Transit prints driver thank-you cards

Local News

On March 18, B.C. transit held a Transit Driver Appreciation Day. The date, selected as an homage to the start of bus service in Paris in 1662, was an opportunity for transit users to show their appreciation for the operators of public services. Although Paris’s early bus system was not to last, the organizers of Transit Driver Appreciation Day hope that their celebration will prove more enduring.

B.C. Transit honoured the occasion by encouraging riders to show their appreciation with printed driver thank-you cards.

“For 365 days of the year, the men and women of B.C. Transit work hard to provide outstanding transit services to our customers” said B.C. Transit President and CEO Manuel Achadinha, in a press release. “I invite the public to join me in thanking our drivers for delivering on the company’s core values of safety, integrity, and customer service.”

Reactions across the province varied. According to B.C. Transit spokesperson Meribeth Burton, the response was strongest in Prince George, where the Prince George Citizen ran a front-page story.

“When people look at buses and the people who are doing this very complex job every day, they may not take the time to appreciate what he or she is going through,” Burton said. “We have a lot of very high-expectation professionals who are driving buses. We hire them for that reason; they’re incredible at customer service, and they’re incredible at efficiency.”

However, despite the high praise from B.C. Transit, bus drivers said that more could be done to appreciate them. One bus driver commented that operators needed “more bathroom breaks.”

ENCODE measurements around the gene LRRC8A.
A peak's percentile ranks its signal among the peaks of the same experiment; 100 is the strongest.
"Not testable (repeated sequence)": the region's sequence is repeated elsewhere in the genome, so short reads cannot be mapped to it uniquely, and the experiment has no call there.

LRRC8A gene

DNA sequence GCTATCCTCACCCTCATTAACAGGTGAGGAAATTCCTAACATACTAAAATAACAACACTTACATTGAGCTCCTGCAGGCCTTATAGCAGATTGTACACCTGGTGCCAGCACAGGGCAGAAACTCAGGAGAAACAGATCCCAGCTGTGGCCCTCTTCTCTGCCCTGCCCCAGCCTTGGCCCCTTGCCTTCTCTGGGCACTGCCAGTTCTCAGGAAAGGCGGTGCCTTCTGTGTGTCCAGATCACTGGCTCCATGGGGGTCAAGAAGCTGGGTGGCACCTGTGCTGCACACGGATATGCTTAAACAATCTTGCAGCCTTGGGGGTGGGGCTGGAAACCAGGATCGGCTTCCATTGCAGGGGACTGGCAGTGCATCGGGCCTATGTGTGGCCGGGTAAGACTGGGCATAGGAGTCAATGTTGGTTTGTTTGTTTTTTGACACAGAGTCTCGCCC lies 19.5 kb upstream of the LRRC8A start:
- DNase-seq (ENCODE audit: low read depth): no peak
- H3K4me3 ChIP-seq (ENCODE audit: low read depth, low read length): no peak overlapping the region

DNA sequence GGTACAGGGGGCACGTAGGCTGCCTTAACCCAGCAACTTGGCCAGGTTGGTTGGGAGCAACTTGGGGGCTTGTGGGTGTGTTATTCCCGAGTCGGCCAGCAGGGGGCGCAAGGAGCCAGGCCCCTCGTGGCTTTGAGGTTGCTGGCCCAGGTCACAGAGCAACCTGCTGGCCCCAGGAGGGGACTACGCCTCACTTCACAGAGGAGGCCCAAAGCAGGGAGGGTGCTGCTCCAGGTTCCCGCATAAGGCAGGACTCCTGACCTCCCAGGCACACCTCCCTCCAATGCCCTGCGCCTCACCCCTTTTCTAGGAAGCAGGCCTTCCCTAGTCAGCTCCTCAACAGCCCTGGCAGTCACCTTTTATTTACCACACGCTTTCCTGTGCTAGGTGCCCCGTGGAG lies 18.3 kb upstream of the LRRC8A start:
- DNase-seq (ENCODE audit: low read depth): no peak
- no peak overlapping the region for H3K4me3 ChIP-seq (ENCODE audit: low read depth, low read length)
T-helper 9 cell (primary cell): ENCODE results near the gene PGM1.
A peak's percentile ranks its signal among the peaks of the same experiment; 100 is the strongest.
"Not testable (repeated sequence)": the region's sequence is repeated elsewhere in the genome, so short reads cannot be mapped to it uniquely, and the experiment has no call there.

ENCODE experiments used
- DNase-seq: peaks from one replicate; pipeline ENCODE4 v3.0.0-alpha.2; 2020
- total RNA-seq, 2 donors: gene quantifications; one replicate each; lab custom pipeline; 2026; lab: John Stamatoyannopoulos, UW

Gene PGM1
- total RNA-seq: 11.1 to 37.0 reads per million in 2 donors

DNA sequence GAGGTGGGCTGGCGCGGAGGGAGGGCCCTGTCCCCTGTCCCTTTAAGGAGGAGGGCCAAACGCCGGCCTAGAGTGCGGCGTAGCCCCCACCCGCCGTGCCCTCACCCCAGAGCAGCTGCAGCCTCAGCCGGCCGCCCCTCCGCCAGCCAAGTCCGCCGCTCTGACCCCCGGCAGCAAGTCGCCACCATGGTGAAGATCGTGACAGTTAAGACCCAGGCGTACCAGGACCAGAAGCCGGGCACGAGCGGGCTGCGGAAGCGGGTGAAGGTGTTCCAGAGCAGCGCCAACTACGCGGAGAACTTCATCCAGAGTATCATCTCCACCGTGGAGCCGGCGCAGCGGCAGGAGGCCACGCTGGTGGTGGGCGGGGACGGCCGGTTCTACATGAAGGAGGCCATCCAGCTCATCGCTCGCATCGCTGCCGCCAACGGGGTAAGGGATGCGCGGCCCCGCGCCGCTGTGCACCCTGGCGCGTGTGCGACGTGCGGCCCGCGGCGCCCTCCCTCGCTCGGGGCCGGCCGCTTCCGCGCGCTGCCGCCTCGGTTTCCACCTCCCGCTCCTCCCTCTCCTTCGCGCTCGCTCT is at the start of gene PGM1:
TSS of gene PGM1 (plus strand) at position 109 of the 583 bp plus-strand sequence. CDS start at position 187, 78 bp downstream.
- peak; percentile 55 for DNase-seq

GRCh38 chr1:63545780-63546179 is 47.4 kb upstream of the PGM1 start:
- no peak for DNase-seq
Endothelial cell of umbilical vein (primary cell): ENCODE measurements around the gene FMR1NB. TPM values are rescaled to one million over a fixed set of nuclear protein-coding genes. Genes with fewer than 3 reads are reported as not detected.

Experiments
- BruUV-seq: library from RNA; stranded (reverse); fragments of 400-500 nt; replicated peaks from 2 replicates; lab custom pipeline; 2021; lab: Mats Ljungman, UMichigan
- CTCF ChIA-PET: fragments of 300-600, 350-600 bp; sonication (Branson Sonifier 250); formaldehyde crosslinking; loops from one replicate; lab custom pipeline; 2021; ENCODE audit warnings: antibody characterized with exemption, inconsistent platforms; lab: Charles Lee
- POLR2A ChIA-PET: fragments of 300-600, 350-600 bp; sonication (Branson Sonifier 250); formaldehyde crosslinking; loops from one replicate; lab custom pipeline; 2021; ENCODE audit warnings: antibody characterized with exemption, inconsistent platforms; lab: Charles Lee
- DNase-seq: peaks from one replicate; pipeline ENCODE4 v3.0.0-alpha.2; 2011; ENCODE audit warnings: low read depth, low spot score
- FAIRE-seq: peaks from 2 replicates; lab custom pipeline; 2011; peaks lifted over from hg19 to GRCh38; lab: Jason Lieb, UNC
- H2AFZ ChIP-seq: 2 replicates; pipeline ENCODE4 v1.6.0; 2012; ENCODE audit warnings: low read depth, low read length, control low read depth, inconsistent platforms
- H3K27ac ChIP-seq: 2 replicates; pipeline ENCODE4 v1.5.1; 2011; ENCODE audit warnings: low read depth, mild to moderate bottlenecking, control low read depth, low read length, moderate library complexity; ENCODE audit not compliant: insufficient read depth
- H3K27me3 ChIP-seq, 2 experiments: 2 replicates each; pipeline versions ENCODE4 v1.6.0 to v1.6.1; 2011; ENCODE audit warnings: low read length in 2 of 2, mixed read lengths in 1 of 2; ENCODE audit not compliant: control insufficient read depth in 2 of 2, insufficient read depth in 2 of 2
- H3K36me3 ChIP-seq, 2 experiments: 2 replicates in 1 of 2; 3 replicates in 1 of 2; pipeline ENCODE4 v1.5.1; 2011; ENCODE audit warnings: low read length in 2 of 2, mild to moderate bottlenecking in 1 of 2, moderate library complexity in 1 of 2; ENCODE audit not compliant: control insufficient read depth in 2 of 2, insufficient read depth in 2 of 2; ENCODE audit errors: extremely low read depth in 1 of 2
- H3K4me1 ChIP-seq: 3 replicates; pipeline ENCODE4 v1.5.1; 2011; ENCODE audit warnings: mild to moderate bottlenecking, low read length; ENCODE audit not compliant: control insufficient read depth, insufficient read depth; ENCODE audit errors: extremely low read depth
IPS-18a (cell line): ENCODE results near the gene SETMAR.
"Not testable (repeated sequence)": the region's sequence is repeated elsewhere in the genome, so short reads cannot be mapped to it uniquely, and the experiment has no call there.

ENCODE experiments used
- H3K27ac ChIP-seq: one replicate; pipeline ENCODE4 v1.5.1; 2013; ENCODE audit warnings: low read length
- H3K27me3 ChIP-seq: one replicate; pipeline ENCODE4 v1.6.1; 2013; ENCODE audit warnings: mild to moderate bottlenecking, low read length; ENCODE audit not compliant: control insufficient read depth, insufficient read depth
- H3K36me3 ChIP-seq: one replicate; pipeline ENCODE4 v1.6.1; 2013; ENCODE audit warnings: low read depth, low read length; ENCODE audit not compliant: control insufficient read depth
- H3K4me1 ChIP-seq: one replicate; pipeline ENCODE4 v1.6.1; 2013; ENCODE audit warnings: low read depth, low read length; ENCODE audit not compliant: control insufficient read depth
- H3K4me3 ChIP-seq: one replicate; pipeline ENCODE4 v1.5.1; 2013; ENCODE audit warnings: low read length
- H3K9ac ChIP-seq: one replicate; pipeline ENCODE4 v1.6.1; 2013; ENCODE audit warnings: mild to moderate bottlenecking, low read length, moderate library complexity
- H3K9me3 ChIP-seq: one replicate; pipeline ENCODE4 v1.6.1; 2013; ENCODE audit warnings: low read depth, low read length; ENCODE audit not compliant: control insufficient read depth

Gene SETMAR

Though many Victoria transit users regularly thank drivers while getting off the bus, some drivers said that B.C. Transit doesn’t always show the same appreciation. Another driver who commented on the condition of anonymity said, “Management doesn’t really know what we do until there’s a report—one or the other, good or bad.”

“I think they could recognize us a little bit, recognize our job a little better. Some of our safety issues, running times, things like this that need to be addressed,” said another driver, who also wished to remain anonymous. The same driver added that helping solve issues such as bus pass-ups would make their job easier and show that B.C. Transit really appreciates its workers.

The issue of bus pass-ups has been a heated one in Victoria, where students from the University of Victoria and Camosun College, as well as B.C. Transit operators, collected a petition last year seeking a solution to pass-ups on busy routes. The Make Transit Work campaign continues to lobby the Victoria Regional Transit Commission for solutions, including dedicated bus lanes and more efficient allocation of resources.

Though these issues frustrate riders and drivers alike, appreciation of the drivers themselves is an essential part of the transit system. Burton reminded riders that, in addition to thanking operators personally, riders can also tweet or call B.C. Transit, to express compliments on the actions of individual drivers.